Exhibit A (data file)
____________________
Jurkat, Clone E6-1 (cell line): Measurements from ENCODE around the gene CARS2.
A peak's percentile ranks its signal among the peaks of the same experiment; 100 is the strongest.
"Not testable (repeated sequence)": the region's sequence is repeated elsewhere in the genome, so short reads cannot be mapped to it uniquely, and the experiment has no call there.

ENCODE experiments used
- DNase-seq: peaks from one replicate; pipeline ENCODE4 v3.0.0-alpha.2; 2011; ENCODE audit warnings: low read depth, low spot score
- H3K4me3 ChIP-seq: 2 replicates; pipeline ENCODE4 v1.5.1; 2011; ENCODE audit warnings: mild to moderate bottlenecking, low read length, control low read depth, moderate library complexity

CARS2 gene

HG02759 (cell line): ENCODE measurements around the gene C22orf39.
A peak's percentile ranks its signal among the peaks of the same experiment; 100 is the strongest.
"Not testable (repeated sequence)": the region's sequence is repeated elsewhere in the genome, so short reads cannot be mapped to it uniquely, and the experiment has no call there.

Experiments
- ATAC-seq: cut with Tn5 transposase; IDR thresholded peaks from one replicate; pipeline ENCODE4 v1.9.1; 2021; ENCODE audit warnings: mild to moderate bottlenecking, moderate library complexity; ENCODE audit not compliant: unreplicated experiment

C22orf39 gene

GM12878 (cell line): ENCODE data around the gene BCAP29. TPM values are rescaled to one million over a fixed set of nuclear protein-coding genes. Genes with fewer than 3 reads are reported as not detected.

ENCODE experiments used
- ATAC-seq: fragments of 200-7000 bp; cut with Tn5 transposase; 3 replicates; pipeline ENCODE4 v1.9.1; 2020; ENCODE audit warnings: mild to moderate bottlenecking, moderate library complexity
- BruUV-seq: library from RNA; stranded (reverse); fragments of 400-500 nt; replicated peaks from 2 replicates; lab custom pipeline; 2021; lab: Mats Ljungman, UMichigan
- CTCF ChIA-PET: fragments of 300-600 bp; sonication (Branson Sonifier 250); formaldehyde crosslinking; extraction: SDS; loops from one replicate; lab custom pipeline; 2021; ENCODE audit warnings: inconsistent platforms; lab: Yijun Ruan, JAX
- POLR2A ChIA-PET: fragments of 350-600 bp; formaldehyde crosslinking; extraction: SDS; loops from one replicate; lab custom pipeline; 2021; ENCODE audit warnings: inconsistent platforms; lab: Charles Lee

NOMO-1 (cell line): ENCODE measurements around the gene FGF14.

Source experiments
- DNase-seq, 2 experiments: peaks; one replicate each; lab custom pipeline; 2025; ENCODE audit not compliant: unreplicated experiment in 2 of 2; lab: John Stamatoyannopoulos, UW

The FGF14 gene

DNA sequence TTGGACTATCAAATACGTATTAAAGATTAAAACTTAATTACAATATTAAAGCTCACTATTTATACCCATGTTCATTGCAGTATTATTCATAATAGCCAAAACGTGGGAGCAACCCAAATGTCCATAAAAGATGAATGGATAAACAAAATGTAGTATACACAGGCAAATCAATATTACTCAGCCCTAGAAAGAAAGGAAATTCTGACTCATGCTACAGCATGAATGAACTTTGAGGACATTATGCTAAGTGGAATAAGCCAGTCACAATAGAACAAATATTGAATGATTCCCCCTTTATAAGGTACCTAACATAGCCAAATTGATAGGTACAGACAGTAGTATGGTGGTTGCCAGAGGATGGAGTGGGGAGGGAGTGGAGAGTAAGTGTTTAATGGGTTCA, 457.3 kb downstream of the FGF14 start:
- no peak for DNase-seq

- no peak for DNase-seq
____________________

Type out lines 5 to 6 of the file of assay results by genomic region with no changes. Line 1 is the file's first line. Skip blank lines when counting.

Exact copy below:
- DNase-seq: peaks from one replicate; pipeline ENCODE4 v3.0.0-alpha.2; 2011; ENCODE audit warnings: low read depth, low spot score
- H3K4me3 ChIP-seq: 2 replicates; pipeline ENCODE4 v1.5.1; 2011; ENCODE audit warnings: mild to moderate bottlenecking, low read length, control low read depth, moderate library complexity